Dorset’s impressive railway viaducts

DORSET is full of railway lines and train stations, but have you ever stopped to notice some of the county’s impressive viaducts? 

These incredible bridge-like structures with magnificent arches were introduced to carry steam locomotives across land and water during the industrial revolution.

The United Kingdom thrived during the 1800s as a result of the revolution and majestic viaducts became a byproduct of the country’s great rail achievements.

READ MORE: The lost and abandoned RAF bases of Dorset

READ MORE: More lost and abandoned railway stations of Dorset

The term viaduct is derived from the Latin and ducere, they were derived from Roman aqueducts which were used to transfer water and waste to farms and cities. 

Both aqueducts and viaducts are iconically known for having incredible architecture – like the Roman aqueducts, most viaducts have a series of arches of roughly equal length.

Here are four incredible viaducts to spot in Dorset: 

Corfe Railway Viaduct

Bournemouth Echo:

Viaduct by Corfe Castle – (Pierre Terre, CC BY-SA 2.0)

The Swanage Railway is a railway branch line from near Wareham, Dorset to Swanage, Dorset, England, opened in 1885 and now operated as a heritage railway.

The independent company which built it was amalgamated with the larger London and South Western Railway in 1886. 

Due to the rise and fall of the earth’s natural gradient in the area, the viaduct was a necessity to keep the line in shape.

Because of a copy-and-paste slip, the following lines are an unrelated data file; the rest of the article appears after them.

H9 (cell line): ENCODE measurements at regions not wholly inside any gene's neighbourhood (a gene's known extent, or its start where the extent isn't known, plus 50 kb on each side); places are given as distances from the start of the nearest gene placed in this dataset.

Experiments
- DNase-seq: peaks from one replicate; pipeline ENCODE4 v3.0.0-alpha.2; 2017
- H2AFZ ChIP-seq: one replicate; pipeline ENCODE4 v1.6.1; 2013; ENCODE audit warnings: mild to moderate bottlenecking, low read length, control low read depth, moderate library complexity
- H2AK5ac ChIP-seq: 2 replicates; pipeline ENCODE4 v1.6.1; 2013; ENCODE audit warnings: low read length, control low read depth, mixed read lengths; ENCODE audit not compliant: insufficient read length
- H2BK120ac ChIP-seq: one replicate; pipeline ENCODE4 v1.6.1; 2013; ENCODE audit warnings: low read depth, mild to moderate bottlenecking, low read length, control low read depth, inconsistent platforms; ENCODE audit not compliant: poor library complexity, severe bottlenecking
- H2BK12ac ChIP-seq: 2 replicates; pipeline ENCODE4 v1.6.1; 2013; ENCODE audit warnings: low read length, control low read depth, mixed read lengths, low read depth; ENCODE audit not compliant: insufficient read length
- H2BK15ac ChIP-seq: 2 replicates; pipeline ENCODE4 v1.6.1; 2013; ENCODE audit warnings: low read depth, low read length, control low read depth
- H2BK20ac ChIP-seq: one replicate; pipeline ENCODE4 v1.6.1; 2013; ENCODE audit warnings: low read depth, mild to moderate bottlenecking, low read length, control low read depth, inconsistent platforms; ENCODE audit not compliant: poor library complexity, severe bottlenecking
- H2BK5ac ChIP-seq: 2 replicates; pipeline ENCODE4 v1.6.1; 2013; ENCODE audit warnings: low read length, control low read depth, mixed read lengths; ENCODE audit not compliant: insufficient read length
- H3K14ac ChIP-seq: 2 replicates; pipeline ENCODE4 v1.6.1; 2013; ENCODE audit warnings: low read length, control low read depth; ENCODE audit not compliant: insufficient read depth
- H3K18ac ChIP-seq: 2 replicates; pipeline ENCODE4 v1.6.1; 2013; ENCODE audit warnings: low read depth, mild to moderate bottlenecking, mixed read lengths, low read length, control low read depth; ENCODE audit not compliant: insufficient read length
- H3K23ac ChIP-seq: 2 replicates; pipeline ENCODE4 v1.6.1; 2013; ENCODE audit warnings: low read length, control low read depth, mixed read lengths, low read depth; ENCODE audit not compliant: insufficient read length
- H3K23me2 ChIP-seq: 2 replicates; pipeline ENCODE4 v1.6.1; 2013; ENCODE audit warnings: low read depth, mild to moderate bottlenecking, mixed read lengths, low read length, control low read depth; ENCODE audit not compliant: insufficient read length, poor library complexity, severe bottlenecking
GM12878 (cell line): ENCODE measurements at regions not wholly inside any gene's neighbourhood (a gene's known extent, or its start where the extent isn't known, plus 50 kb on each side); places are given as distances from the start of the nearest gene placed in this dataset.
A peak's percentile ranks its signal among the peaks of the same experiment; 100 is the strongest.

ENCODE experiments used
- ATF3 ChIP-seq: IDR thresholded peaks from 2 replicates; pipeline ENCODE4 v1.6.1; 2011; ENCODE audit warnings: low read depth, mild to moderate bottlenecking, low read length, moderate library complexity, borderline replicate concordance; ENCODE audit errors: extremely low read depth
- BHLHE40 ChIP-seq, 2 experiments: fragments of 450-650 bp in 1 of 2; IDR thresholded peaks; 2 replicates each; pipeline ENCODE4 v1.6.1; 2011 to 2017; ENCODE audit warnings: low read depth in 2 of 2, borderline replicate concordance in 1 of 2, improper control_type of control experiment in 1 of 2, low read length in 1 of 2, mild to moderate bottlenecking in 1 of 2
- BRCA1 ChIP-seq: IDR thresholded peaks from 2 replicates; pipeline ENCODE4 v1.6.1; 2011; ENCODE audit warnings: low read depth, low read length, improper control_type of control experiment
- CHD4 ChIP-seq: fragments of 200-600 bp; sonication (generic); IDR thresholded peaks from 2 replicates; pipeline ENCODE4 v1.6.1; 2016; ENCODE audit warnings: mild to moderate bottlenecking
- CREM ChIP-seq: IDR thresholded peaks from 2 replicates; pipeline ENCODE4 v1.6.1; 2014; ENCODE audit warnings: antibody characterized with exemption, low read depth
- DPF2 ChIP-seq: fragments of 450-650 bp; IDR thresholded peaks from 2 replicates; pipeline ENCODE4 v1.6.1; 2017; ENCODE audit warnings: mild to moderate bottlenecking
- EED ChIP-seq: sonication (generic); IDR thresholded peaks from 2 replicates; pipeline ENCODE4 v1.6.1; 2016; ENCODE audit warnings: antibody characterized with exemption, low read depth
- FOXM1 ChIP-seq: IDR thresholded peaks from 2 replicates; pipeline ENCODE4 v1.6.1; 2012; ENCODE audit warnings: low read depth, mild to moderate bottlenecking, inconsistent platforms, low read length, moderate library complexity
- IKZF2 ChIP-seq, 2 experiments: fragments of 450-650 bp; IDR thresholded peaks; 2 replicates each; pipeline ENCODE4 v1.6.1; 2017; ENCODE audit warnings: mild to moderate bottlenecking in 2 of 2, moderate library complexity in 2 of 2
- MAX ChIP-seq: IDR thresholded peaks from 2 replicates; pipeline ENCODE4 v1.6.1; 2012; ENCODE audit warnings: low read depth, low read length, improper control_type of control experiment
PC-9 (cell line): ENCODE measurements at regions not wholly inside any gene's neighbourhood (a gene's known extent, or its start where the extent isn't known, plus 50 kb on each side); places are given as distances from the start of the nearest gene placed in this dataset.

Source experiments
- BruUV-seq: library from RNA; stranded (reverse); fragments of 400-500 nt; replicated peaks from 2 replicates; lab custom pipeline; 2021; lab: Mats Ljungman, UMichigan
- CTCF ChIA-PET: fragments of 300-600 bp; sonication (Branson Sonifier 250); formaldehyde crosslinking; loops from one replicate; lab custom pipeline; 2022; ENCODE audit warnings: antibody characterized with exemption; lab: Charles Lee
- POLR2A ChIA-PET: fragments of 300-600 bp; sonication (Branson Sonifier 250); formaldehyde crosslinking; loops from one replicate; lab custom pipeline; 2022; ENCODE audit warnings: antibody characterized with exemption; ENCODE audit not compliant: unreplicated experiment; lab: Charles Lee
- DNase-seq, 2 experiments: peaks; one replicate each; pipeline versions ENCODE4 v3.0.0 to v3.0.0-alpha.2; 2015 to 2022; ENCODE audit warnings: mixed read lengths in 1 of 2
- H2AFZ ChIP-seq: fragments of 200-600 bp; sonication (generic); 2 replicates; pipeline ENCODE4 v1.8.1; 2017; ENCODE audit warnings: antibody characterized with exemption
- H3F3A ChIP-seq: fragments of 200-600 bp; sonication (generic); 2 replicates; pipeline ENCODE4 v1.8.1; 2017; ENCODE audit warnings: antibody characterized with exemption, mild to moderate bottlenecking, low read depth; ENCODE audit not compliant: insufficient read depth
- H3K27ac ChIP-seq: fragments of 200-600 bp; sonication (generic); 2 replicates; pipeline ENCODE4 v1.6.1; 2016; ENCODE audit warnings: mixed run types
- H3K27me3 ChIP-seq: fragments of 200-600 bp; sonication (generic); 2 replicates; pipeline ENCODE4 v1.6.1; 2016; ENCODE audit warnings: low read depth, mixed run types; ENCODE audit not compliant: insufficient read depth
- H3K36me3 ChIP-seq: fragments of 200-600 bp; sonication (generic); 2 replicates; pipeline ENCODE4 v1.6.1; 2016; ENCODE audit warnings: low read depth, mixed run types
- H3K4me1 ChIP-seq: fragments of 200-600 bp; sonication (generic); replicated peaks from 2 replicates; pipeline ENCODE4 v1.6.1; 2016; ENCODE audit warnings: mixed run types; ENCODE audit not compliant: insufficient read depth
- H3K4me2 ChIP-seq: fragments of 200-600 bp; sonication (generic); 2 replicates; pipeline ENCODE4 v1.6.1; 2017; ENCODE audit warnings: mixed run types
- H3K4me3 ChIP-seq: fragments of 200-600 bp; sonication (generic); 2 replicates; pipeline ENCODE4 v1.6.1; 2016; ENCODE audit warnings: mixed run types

The impressive viaduct can be seen at Studland Road (B3351) next to Corfe.

Grimstone Viaduct

Bournemouth Echo:

The viaduct at Grimstone (wikimedia commons)

The Grimstone Viaduct is a railway bridge on the Castle Cary-Weymouth “Heart of Wessex” line.

Designed by the world-famous Isambard Kingdom Brunel, this stunning viaduct was built as part of the Wilts, Somerset and Weymouth Railway line.

It was first opened by the Great Western Railway in 1857 and is now Grade II listed.

The viaduct consists of three arches; the central arch passes over the road from Grimstone to Sydling St. Nicholas and is connected to the arches either side of it by a series of arches within the bridge.

Bourne Valley Viaducts

Bournemouth Echo:

The double viaducts in Branksome (Chris Downer, CC BY-SA 2.0)

Bournemouth East Station was the town’s first railway station which opened in 1870 – four years later, Bournemouth West welcomed its first passengers.

Increasing demand for connection between the two stations led to the first viaduct being built by London & South Western Railway in 1888, consisting of ten curved arches.

The viaduct is built from locally fired bricks and four of its piers feature pilasters with plinths and capstones; there is a masonry string course and triangular insets within the spandrels.

Roadways run beneath the third and eighth arches which have king piers either side of them.

In 1893, another viaduct was built on its west side as part of a short line that created a triangle of routes, enabling trains to bypass Bournemouth West. 

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